Since copper has very high thermal conductivity, the penny will absorb some of the heat and direct it away from a delicate object that needs to be soldered (but not melted beyond recognition). It can also shield a previously soldered seam and prevent it from reopening. And yes, it works like a (good luck) charm!

Check out Charles Lewton-Brain’s article “Some jewelry Soldering Hints and Tricks”, on the ever helpful Ganoksin website , for more details on how you can use heat sinks to your advantage by preventing the heat from traveling to a specific area.

There are of course other tools that are available to the metalsmith for these purposes, like cross-locking fire tweezers, pins or a third hand. However, depending on the size or the shape of the object that you are dealing with, they might not be practical to use.

Make sure you use older pennies for this as they need to be solid copper. Until 1996, these coins were made mostly out of copper (98%). After 1996, because of the rising cost of copper, they were made out of zinc or steel. These newer pennies look like copper but are only copper plated, and as zinc has a fairly low melting point, it could melt and stick to your workpiece.

Pre and post 1996 coins. The oldest one is on the left.

Pre and post 1996 coins. The oldest one is on the left. *See note below

Now at this point, and on my lawyer’s advice :), I would like to remind you that, according to the Currency Act and the Canadian Criminal Code, “no person shall melt down, break up or use otherwise than as currency any coin that is legal tender in Canada”. Yes, although it is no longer being made, the penny remains legal tender in Canada. It is true that the Currency Act does not mention explicitly metalsmithing techniques or soldering aids, but you’ve been warned!

No need to start hoarding pennies yet, though. In 2011, the Mint issued $1.1 billion pennies. So they’ll be around for a while. Meanwhile, those who feel a bit nostalgic can read “The Life & Times of the Canadian Penny” on the Royal Canadian Mint Website there is some fun penny trivia there.

*Note: This is a dramatized representation of the cross-section of pre and post 1996 pennies. No actual pennies were harmed in the making of this blog.

Copy of DSCF6738

Ode to a bench pin

My bench pin is no more. Reduced to a mere stump, it has come to the end of its life and has to be replaced. Still, I find it hard to let go of it. I look at the scars left by the tools and I reminisce about the projects I have lived with these past years.

old bench pin

Old worn out bench pin

A bench pin is a small wedge-shaped wooden extension of the workbench and, as humble as it may look, it is a very important piece of equipment. In fact, as Michael David Sturlin notes in his excellent article “Bench Pin Basics” (in Art Jewelry Magazine. September 2012), for us goldsmiths, “… the bench pin is the center of our world”. And I would add that it might be the most personal piece of equipment as well. Let’s explore how one can develop a better relationship with it.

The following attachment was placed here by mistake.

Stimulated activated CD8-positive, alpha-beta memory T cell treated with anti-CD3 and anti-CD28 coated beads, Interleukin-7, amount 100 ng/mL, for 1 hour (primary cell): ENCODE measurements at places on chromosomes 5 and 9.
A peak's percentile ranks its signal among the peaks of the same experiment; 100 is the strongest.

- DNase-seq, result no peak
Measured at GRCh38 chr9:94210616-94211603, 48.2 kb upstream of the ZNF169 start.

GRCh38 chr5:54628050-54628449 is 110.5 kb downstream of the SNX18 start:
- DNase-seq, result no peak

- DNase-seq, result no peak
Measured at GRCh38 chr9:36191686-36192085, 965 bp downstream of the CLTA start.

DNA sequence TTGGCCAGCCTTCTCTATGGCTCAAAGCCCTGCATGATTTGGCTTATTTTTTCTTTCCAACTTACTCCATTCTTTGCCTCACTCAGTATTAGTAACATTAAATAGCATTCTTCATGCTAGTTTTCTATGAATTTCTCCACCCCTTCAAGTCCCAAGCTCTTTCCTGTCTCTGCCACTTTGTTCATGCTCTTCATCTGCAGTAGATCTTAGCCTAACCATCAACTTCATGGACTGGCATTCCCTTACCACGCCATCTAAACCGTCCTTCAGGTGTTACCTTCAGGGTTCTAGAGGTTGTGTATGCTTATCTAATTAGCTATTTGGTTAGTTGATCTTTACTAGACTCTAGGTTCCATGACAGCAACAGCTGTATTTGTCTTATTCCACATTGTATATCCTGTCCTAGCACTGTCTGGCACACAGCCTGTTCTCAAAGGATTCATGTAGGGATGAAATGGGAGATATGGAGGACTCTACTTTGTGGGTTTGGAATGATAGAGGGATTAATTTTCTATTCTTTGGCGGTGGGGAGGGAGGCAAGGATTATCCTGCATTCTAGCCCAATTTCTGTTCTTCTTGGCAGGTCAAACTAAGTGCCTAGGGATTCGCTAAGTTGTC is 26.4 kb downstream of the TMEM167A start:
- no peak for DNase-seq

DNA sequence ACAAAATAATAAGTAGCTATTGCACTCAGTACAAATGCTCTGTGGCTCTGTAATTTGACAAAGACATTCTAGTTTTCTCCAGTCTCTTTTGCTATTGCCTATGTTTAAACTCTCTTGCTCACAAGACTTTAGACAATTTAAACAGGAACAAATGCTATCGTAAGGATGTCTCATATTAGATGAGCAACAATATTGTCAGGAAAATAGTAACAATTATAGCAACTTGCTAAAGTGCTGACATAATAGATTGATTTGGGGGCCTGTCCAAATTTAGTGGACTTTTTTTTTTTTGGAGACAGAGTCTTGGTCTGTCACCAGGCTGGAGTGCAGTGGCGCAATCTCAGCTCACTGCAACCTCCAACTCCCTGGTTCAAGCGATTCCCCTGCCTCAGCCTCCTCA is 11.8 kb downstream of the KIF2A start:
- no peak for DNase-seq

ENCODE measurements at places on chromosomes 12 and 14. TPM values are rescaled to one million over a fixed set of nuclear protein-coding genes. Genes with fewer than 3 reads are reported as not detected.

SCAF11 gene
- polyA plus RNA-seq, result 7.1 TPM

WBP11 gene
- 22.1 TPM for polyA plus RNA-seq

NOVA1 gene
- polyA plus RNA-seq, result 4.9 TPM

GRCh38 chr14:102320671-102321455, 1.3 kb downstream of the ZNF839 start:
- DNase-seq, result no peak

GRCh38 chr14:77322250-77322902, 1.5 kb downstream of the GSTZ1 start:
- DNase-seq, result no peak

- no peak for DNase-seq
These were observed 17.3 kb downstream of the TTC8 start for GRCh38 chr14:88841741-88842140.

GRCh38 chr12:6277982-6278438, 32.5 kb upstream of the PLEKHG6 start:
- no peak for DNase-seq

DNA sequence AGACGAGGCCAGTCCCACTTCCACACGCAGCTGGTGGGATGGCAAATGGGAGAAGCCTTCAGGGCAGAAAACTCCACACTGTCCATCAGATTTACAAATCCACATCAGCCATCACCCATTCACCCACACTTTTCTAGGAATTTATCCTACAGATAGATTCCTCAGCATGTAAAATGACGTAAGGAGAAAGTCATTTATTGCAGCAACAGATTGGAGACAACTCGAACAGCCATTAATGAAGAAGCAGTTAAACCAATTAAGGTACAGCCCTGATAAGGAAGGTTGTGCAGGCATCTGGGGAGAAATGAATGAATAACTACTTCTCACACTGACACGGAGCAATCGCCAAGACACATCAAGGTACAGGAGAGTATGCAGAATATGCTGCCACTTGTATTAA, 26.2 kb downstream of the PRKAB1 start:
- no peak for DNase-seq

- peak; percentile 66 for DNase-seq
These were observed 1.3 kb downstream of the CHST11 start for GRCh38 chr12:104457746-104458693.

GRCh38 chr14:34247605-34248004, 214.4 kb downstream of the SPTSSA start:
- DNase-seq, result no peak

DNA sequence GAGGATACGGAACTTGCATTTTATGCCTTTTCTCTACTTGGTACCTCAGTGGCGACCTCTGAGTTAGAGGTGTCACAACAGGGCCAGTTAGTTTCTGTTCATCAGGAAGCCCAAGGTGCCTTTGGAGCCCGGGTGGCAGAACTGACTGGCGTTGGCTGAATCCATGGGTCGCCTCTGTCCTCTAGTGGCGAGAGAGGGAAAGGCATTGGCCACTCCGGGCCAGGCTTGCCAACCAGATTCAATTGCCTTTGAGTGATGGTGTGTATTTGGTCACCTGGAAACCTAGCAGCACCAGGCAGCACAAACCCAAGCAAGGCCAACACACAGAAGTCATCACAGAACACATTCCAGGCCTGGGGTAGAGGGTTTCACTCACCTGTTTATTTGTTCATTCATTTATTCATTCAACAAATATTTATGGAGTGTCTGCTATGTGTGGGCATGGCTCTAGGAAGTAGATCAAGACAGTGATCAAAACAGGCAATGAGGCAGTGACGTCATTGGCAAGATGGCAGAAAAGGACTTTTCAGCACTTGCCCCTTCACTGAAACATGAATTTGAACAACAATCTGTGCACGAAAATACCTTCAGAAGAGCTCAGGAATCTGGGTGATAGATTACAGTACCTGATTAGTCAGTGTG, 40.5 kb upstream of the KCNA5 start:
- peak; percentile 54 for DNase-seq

Workbench with bench pin (centre) and cutting board (left).

Workbench with bench pin (centre) and cutting board (left).

To help you work more comfortably, the bench pin should be placed at the right height. When you sit at your bench, facing the bench pin, your back should be straight and you should be able to keep your head up, with the pin at mid-chest level. And since we are on the subject of ergonomics, you should always be connected to your bench pin while you work – remember, it is the centre of your world. This means that your workpiece, your hand or your tool should always be in contact with the pin, whether you are sawing, drilling, forming or filing. This will ensure you work efficiently and safely. To quote M.D. Sturlin again, no “air jewelry” please! For that reason, the bench pin must be firmly secured to the bench. Pins come in different styles, but regardless, if your bench pin is wiggly, you won’t be able to work with maximum accuracy and control.

You are going to work with your bench pin for several years, so make it your own, and make it work for you. Don’t be afraid to carve and cut into it to modify it. Here is a diagram of the modifications I made to mine, but feel free to customize your own bench pin according to your needs (if you are left-handed, you might want to reverse the diagram).

Modified pin - side

Modified pin – side

Modified pin - front

Modified pin – front

modified pin with diagram

1Depressions: carve with round burrs; great for holding rings when filing inside the shank.

2Vertical grooves: clamp a board on the side of the pin, and drill holes of various diameters perpendicular to the top; good for filing the top of tubing sections.

3Nub: cut with a saw, and then file; good for holding a coil of wire while sawing the jump rings (push the coil onto the nub to stiffen it and secure it). Can also be used to cut a ring shank when sizing a ring – for that, slide ring over nub, and saw safely.

4Notch: saw first, and then file, carve one or several in different sizes. Great for forming (brace object in the notch).